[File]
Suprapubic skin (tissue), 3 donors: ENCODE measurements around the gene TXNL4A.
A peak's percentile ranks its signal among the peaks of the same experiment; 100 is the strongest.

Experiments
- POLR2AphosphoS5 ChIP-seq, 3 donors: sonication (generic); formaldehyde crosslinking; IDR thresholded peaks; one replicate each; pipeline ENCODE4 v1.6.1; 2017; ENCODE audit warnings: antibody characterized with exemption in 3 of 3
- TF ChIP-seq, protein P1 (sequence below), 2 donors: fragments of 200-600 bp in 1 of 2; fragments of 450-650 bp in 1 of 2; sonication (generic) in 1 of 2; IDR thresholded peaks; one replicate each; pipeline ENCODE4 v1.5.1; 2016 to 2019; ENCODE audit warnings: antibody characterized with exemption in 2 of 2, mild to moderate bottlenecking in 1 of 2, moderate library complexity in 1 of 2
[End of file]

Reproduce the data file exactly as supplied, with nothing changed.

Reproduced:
Suprapubic skin (tissue), 3 donors: ENCODE measurements around the gene TXNL4A.
A peak's percentile ranks its signal among the peaks of the same experiment; 100 is the strongest.

Experiments
- POLR2AphosphoS5 ChIP-seq, 3 donors: sonication (generic); formaldehyde crosslinking; IDR thresholded peaks; one replicate each; pipeline ENCODE4 v1.6.1; 2017; ENCODE audit warnings: antibody characterized with exemption in 3 of 3
- TF ChIP-seq, protein P1 (sequence below), 2 donors: fragments of 200-600 bp in 1 of 2; fragments of 450-650 bp in 1 of 2; sonication (generic) in 1 of 2; IDR thresholded peaks; one replicate each; pipeline ENCODE4 v1.5.1; 2016 to 2019; ENCODE audit warnings: antibody characterized with exemption in 2 of 2, mild to moderate bottlenecking in 1 of 2, moderate library complexity in 1 of 2